Title IX

Health and safety

Sexual Health and Educational Resources

  • It's Your (Sex) Life: The content for this online Sexual Education/Health booklet was provided by the Henry J. Kaiser Family Foundation as part of an ongoing public education partnership with MTV.
  • The Kinsey Institute is a reputable source for up-to-date information on human sexuality.
  • Scarleteen Scarleteen is an independent, grassroots sexuality and relationships education and support organization and website. Scarleteen contains over 2,000 original comprehensive sexuality, health and relationship articles, guides, factsheets and in-depth advice answers, extensive external resource lists for each topical section of the site and a collective blog.

Shifting Social Culture and Keeping Each Other Safe

Bystander Intervention Strategies

It is important to determine as a bystander whether there is a safe and reasonable way to intervene, and to act in a way to assist a person whether it is before, during, or after an incident takes place.
First things first – be safe. Take action only if you feel that it is safe to do so. Determine what actions you feel comfortable taking based on the situation. Choose the best method to intervene based on the circumstances, including your own personal safety:

  • Direct: Intervene directly. By intervening in the moment, bystanders may give the concerned person a chance to get to a safe place or leave a situation
  • Distract: Distract either party
  • Delegate: Bring in someone else to help
  • Delay: Check in later. Bystanders can reach out to those affected to link them with resources or offer emotional support
  • Document: Document the interaction by recording on your phone, taking a photo of the individual causing harm, or writing notes. Afterwards, ask the person who experienced harm what they would like to do with the documentation.

Suggestions for Safe and Positive Bystander Actions


  • Take steps to stop a friend who chooses to use violence.
  • Take the initiative to help friends who aren’t thinking clearly avoid becoming targets of violence
  • Prevent an intoxicated person from going to a private location with a friend or acquaintance.
  • Recognize if a friend is in a relationship that involves fear or physical pain and voice your concerns where appropriate and assist them in getting help.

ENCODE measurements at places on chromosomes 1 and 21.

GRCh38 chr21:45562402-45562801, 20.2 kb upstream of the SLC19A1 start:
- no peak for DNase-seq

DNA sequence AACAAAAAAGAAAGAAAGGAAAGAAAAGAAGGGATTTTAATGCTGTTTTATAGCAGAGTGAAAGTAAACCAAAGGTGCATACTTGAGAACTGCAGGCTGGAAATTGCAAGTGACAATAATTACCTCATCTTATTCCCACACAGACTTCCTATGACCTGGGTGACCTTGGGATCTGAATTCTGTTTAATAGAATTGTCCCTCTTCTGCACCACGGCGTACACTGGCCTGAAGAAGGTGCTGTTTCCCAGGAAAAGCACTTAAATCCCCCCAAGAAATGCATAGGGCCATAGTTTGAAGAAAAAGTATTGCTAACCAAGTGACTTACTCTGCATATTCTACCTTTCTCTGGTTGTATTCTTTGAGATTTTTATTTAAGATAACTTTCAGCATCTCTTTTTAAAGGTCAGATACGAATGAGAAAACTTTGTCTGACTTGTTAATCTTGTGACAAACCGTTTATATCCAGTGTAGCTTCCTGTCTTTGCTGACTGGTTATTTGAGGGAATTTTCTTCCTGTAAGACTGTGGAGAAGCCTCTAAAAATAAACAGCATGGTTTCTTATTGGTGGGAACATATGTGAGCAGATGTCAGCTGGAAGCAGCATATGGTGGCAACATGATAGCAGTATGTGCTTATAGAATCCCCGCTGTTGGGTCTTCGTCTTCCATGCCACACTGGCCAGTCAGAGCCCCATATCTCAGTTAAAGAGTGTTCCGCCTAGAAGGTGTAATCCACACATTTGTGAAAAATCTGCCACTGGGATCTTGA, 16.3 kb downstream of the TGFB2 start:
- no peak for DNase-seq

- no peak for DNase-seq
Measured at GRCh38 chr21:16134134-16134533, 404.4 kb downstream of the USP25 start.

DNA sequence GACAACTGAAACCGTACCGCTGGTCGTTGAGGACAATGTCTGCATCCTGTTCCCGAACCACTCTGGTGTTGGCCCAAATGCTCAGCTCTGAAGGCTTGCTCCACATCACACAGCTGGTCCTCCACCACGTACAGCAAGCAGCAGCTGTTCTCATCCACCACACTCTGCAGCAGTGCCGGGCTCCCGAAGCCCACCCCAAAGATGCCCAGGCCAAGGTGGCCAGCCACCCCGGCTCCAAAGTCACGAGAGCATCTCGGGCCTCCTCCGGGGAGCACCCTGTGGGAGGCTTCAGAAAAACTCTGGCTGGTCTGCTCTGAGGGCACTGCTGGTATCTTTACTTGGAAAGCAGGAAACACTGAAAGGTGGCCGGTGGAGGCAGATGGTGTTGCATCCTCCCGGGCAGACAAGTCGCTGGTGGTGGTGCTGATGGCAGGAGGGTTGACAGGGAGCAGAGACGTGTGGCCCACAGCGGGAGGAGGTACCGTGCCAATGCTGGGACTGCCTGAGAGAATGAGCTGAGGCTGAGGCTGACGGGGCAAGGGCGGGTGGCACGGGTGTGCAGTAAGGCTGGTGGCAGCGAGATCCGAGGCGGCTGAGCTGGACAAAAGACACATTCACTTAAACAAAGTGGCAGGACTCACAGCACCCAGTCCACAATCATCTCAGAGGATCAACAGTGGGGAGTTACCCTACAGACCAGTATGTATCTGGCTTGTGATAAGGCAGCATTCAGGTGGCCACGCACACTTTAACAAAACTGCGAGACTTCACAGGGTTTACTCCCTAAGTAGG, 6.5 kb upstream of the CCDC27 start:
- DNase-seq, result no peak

• Avoid situations where intoxicated people may be unable to consent.
  • Talk to your friends about safety precautions and what to do if one is at risk.
  • Contact the Vice President of Human Resources, the Deans, Security, or another person of authority who can assist. Please see below for contact information.


  • Don’t leave a friend or acquaintance alone at a party or bar.
  • Don’t escalate the situation.
  • Don’t remain silent or stand by if there is something you can safely do to intervene.
  • Don’t assume someone else has taken action to intervene.

Alcohol and Sexual Violence

Intoxication versus Incapacitation

Consent cannot be given by a person who is incapacitated. Therefore, it is imperative to be able to determine the difference between incapacitation and intoxication. Incapacitation is a state beyond drunkenness or intoxication.

Some signs of intoxication include, but are not limited to:

  • Slurred speech
  • Weaving or stumbling while walking
  • Exaggerated Emotions

Some signs of incapacitation include, but are not limited to:

  • Inability to speak coherently
  • Confusion on basic facts (day of the week, birthdate, etc.)
  • Inability to walk unassisted
  • Passing out

If your partner is showing signs of incapacitation, STOP.

The College considers sexual contact while under the influence of alcohol, drugs, or other substances to be high-risk behavior. Alcohol and drug use impair a person’s decision-making capacity, awareness of the consequences, and ability to make informed judgments. Being intoxicated or impaired by drugs or alcohol is never an excuse for gender-based misconduct and does not excuse one from the responsibility to obtain consent.

Responsible Citizen and Medical Amnesty Policies